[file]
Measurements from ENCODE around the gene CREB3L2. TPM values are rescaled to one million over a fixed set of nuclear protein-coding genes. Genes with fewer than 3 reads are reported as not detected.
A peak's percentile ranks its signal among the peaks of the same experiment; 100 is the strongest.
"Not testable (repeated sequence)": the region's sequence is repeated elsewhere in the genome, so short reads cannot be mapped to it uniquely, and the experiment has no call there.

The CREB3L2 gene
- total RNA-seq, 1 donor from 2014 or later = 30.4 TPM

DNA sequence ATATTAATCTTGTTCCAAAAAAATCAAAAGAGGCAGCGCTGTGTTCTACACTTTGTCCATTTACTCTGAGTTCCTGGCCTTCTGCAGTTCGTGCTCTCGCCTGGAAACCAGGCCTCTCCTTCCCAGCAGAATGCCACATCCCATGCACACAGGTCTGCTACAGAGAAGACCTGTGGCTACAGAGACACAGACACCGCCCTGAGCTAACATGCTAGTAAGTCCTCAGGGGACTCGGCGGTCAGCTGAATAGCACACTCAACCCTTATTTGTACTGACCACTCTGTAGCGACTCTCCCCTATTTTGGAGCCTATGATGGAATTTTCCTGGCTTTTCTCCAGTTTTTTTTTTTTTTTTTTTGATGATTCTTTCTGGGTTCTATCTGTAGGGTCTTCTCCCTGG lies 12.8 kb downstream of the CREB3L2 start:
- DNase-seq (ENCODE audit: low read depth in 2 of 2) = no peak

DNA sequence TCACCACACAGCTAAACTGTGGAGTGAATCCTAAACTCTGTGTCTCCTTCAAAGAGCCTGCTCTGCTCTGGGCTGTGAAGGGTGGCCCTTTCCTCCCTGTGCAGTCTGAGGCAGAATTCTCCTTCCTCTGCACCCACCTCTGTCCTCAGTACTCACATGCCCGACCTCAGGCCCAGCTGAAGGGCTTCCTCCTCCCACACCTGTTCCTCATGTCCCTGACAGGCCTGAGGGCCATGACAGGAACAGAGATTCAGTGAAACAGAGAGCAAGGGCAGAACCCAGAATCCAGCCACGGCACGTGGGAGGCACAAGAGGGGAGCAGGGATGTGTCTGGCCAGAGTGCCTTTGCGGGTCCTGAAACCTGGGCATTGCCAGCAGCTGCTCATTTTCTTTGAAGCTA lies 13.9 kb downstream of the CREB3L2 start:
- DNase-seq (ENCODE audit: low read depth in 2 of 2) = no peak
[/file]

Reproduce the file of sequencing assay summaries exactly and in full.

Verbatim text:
Measurements from ENCODE around the gene CREB3L2. TPM values are rescaled to one million over a fixed set of nuclear protein-coding genes. Genes with fewer than 3 reads are reported as not detected.
A peak's percentile ranks its signal among the peaks of the same experiment; 100 is the strongest.
"Not testable (repeated sequence)": the region's sequence is repeated elsewhere in the genome, so short reads cannot be mapped to it uniquely, and the experiment has no call there.

The CREB3L2 gene
- total RNA-seq, 1 donor from 2014 or later = 30.4 TPM

DNA sequence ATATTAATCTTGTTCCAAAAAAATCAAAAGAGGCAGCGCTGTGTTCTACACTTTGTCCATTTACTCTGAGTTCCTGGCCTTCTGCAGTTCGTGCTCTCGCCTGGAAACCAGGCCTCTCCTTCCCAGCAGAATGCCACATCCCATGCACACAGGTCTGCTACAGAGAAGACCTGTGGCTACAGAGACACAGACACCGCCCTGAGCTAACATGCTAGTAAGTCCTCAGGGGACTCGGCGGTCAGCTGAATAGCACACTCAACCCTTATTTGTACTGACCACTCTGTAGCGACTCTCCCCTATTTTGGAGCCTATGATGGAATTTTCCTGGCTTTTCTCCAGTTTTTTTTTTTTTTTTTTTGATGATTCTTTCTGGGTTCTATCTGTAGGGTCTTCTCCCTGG lies 12.8 kb downstream of the CREB3L2 start:
- DNase-seq (ENCODE audit: low read depth in 2 of 2) = no peak

DNA sequence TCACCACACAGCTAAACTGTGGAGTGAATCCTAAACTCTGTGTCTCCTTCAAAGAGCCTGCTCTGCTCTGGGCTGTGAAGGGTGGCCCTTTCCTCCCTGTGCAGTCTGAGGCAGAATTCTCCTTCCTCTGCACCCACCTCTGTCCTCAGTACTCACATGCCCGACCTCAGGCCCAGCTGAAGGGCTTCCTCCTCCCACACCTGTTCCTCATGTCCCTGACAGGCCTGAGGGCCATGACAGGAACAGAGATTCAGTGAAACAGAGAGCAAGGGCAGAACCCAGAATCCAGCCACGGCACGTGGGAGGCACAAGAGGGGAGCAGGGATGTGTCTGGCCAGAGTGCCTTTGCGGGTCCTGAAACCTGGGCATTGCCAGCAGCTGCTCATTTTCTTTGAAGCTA lies 13.9 kb downstream of the CREB3L2 start:
- DNase-seq (ENCODE audit: low read depth in 2 of 2) = no peak